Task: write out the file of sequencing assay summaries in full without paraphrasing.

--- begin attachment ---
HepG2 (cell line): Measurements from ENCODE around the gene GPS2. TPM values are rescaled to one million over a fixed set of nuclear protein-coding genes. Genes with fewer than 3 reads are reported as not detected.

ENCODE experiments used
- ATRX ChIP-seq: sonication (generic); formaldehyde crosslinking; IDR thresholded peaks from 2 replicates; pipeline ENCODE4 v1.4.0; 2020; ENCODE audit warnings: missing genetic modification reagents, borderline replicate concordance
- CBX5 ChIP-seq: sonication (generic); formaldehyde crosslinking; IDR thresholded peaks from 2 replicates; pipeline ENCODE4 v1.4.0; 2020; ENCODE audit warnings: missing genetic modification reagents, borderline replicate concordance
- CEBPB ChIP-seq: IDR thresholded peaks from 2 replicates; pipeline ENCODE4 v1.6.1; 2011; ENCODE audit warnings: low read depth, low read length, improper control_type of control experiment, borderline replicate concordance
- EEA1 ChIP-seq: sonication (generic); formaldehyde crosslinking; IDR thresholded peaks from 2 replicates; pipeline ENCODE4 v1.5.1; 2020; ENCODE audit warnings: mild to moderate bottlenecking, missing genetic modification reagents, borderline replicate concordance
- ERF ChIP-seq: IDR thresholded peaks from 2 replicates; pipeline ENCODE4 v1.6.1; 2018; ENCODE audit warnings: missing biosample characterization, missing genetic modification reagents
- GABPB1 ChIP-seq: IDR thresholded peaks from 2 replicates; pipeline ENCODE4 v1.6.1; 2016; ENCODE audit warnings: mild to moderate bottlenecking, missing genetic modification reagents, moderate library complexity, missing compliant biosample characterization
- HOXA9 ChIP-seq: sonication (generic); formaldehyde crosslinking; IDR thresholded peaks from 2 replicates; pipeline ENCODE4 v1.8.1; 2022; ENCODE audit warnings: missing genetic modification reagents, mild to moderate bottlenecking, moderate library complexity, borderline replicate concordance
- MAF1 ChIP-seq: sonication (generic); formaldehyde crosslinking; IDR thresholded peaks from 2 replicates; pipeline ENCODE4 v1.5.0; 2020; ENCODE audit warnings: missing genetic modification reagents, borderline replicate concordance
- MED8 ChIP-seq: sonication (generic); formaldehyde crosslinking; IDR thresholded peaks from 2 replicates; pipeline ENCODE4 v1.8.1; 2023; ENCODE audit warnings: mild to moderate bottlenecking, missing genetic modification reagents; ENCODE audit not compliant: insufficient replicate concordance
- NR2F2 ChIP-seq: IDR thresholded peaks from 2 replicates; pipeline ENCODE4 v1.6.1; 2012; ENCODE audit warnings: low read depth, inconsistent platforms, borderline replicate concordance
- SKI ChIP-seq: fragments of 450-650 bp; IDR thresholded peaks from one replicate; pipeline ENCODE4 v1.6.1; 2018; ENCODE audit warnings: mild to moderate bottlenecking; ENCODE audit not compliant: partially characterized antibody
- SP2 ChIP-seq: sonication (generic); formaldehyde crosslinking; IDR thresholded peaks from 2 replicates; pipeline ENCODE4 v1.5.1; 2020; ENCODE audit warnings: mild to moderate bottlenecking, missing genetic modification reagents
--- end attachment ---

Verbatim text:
HepG2 (cell line): Measurements from ENCODE around the gene GPS2. TPM values are rescaled to one million over a fixed set of nuclear protein-coding genes. Genes with fewer than 3 reads are reported as not detected.

ENCODE experiments used
- ATRX ChIP-seq: sonication (generic); formaldehyde crosslinking; IDR thresholded peaks from 2 replicates; pipeline ENCODE4 v1.4.0; 2020; ENCODE audit warnings: missing genetic modification reagents, borderline replicate concordance
- CBX5 ChIP-seq: sonication (generic); formaldehyde crosslinking; IDR thresholded peaks from 2 replicates; pipeline ENCODE4 v1.4.0; 2020; ENCODE audit warnings: missing genetic modification reagents, borderline replicate concordance
- CEBPB ChIP-seq: IDR thresholded peaks from 2 replicates; pipeline ENCODE4 v1.6.1; 2011; ENCODE audit warnings: low read depth, low read length, improper control_type of control experiment, borderline replicate concordance
- EEA1 ChIP-seq: sonication (generic); formaldehyde crosslinking; IDR thresholded peaks from 2 replicates; pipeline ENCODE4 v1.5.1; 2020; ENCODE audit warnings: mild to moderate bottlenecking, missing genetic modification reagents, borderline replicate concordance
- ERF ChIP-seq: IDR thresholded peaks from 2 replicates; pipeline ENCODE4 v1.6.1; 2018; ENCODE audit warnings: missing biosample characterization, missing genetic modification reagents
- GABPB1 ChIP-seq: IDR thresholded peaks from 2 replicates; pipeline ENCODE4 v1.6.1; 2016; ENCODE audit warnings: mild to moderate bottlenecking, missing genetic modification reagents, moderate library complexity, missing compliant biosample characterization
- HOXA9 ChIP-seq: sonication (generic); formaldehyde crosslinking; IDR thresholded peaks from 2 replicates; pipeline ENCODE4 v1.8.1; 2022; ENCODE audit warnings: missing genetic modification reagents, mild to moderate bottlenecking, moderate library complexity, borderline replicate concordance
- MAF1 ChIP-seq: sonication (generic); formaldehyde crosslinking; IDR thresholded peaks from 2 replicates; pipeline ENCODE4 v1.5.0; 2020; ENCODE audit warnings: missing genetic modification reagents, borderline replicate concordance
- MED8 ChIP-seq: sonication (generic); formaldehyde crosslinking; IDR thresholded peaks from 2 replicates; pipeline ENCODE4 v1.8.1; 2023; ENCODE audit warnings: mild to moderate bottlenecking, missing genetic modification reagents; ENCODE audit not compliant: insufficient replicate concordance
- NR2F2 ChIP-seq: IDR thresholded peaks from 2 replicates; pipeline ENCODE4 v1.6.1; 2012; ENCODE audit warnings: low read depth, inconsistent platforms, borderline replicate concordance
- SKI ChIP-seq: fragments of 450-650 bp; IDR thresholded peaks from one replicate; pipeline ENCODE4 v1.6.1; 2018; ENCODE audit warnings: mild to moderate bottlenecking; ENCODE audit not compliant: partially characterized antibody
- SP2 ChIP-seq: sonication (generic); formaldehyde crosslinking; IDR thresholded peaks from 2 replicates; pipeline ENCODE4 v1.5.1; 2020; ENCODE audit warnings: mild to moderate bottlenecking, missing genetic modification reagents